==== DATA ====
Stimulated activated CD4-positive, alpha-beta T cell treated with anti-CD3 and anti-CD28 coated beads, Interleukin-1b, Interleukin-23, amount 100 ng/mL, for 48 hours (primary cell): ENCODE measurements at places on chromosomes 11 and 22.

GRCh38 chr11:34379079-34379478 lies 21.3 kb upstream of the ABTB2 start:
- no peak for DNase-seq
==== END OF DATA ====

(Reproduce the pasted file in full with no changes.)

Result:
Stimulated activated CD4-positive, alpha-beta T cell treated with anti-CD3 and anti-CD28 coated beads, Interleukin-1b, Interleukin-23, amount 100 ng/mL, for 48 hours (primary cell): ENCODE measurements at places on chromosomes 11 and 22.

GRCh38 chr11:34379079-34379478 lies 21.3 kb upstream of the ABTB2 start:
- no peak for DNase-seq